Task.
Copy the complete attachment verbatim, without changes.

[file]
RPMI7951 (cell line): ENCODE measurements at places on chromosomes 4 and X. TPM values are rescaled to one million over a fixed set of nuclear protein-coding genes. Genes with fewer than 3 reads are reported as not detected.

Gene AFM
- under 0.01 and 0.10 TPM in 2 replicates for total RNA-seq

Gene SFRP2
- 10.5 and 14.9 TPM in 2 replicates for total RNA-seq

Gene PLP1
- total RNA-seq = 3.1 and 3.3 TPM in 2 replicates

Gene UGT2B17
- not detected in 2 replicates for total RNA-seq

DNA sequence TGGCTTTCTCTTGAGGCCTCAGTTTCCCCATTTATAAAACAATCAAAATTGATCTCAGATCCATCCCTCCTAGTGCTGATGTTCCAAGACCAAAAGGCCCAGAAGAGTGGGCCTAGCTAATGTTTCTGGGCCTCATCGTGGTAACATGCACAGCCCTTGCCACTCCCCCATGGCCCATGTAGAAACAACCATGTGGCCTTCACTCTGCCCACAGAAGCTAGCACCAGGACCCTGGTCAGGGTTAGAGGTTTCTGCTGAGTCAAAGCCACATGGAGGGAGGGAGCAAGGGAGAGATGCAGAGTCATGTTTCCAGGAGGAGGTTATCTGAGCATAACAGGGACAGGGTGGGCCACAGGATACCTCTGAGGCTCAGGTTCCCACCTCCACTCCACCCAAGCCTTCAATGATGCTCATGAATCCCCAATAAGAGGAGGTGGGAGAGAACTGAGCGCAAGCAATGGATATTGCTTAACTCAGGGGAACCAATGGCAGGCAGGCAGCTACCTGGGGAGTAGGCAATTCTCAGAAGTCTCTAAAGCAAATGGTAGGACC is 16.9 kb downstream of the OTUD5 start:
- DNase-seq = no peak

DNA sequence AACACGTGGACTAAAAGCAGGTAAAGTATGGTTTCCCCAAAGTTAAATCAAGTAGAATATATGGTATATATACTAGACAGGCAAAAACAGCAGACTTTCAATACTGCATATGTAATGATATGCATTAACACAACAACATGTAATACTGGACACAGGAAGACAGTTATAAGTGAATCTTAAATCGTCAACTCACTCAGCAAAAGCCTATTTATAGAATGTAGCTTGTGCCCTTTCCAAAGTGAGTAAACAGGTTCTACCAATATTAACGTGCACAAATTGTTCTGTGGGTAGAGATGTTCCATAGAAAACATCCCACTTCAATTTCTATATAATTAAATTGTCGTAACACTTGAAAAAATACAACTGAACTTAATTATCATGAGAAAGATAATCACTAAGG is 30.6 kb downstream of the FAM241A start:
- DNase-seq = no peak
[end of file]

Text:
RPMI7951 (cell line): ENCODE measurements at places on chromosomes 4 and X. TPM values are rescaled to one million over a fixed set of nuclear protein-coding genes. Genes with fewer than 3 reads are reported as not detected.

Gene AFM
- under 0.01 and 0.10 TPM in 2 replicates for total RNA-seq

Gene SFRP2
- 10.5 and 14.9 TPM in 2 replicates for total RNA-seq

Gene PLP1
- total RNA-seq = 3.1 and 3.3 TPM in 2 replicates

Gene UGT2B17
- not detected in 2 replicates for total RNA-seq

DNA sequence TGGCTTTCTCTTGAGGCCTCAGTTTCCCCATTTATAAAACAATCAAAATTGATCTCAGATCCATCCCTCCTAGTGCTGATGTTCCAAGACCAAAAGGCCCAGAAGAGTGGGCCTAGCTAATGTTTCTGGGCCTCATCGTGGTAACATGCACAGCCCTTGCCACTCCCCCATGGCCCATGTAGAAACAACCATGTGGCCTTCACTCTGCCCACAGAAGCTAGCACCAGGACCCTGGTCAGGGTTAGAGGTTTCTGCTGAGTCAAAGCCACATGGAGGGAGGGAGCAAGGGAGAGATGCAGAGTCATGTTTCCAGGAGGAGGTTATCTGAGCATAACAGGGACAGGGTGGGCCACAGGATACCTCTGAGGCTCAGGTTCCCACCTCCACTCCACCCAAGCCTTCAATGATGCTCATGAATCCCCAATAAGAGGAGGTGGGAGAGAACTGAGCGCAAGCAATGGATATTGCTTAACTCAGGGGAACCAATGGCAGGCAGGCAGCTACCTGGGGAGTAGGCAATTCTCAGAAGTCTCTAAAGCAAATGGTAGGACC is 16.9 kb downstream of the OTUD5 start:
- DNase-seq = no peak

DNA sequence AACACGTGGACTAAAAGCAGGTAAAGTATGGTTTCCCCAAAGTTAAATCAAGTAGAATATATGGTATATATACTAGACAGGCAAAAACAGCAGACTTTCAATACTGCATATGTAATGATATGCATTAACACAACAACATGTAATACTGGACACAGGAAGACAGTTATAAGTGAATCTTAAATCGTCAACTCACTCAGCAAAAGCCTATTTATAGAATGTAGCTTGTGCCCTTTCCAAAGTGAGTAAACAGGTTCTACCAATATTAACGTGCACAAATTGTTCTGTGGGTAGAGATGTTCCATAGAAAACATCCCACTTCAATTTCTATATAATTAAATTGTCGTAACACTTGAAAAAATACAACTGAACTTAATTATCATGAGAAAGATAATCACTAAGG is 30.6 kb downstream of the FAM241A start:
- DNase-seq = no peak